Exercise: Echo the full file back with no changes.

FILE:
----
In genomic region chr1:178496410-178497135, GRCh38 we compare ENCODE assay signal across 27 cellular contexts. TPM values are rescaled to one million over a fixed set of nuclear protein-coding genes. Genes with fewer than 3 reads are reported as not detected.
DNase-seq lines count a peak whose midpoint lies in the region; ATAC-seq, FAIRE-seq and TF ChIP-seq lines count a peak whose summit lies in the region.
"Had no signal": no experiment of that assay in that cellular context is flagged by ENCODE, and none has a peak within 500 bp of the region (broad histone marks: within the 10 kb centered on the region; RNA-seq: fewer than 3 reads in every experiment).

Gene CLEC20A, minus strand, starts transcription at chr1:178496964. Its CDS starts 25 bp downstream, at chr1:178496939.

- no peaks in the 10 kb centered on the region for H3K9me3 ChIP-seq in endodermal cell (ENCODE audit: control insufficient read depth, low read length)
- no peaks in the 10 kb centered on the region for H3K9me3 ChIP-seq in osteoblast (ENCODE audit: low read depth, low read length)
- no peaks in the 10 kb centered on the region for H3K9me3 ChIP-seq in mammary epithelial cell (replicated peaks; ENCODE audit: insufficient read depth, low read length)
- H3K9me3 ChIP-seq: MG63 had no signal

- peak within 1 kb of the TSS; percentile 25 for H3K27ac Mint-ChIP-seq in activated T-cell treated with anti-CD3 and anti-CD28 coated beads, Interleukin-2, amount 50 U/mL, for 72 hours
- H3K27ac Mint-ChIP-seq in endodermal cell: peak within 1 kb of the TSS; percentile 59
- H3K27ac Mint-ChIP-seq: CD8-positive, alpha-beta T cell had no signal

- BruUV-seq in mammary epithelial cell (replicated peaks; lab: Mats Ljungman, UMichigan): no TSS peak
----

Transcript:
In genomic region chr1:178496410-178497135, GRCh38 we compare ENCODE assay signal across 27 cellular contexts. TPM values are rescaled to one million over a fixed set of nuclear protein-coding genes. Genes with fewer than 3 reads are reported as not detected.
DNase-seq lines count a peak whose midpoint lies in the region; ATAC-seq, FAIRE-seq and TF ChIP-seq lines count a peak whose summit lies in the region.
"Had no signal": no experiment of that assay in that cellular context is flagged by ENCODE, and none has a peak within 500 bp of the region (broad histone marks: within the 10 kb centered on the region; RNA-seq: fewer than 3 reads in every experiment).

Gene CLEC20A, minus strand, starts transcription at chr1:178496964. Its CDS starts 25 bp downstream, at chr1:178496939.

- no peaks in the 10 kb centered on the region for H3K9me3 ChIP-seq in endodermal cell (ENCODE audit: control insufficient read depth, low read length)
- no peaks in the 10 kb centered on the region for H3K9me3 ChIP-seq in osteoblast (ENCODE audit: low read depth, low read length)
- no peaks in the 10 kb centered on the region for H3K9me3 ChIP-seq in mammary epithelial cell (replicated peaks; ENCODE audit: insufficient read depth, low read length)
- H3K9me3 ChIP-seq: MG63 had no signal

- peak within 1 kb of the TSS; percentile 25 for H3K27ac Mint-ChIP-seq in activated T-cell treated with anti-CD3 and anti-CD28 coated beads, Interleukin-2, amount 50 U/mL, for 72 hours
- H3K27ac Mint-ChIP-seq in endodermal cell: peak within 1 kb of the TSS; percentile 59
- H3K27ac Mint-ChIP-seq: CD8-positive, alpha-beta T cell had no signal

- BruUV-seq in mammary epithelial cell (replicated peaks; lab: Mats Ljungman, UMichigan): no TSS peak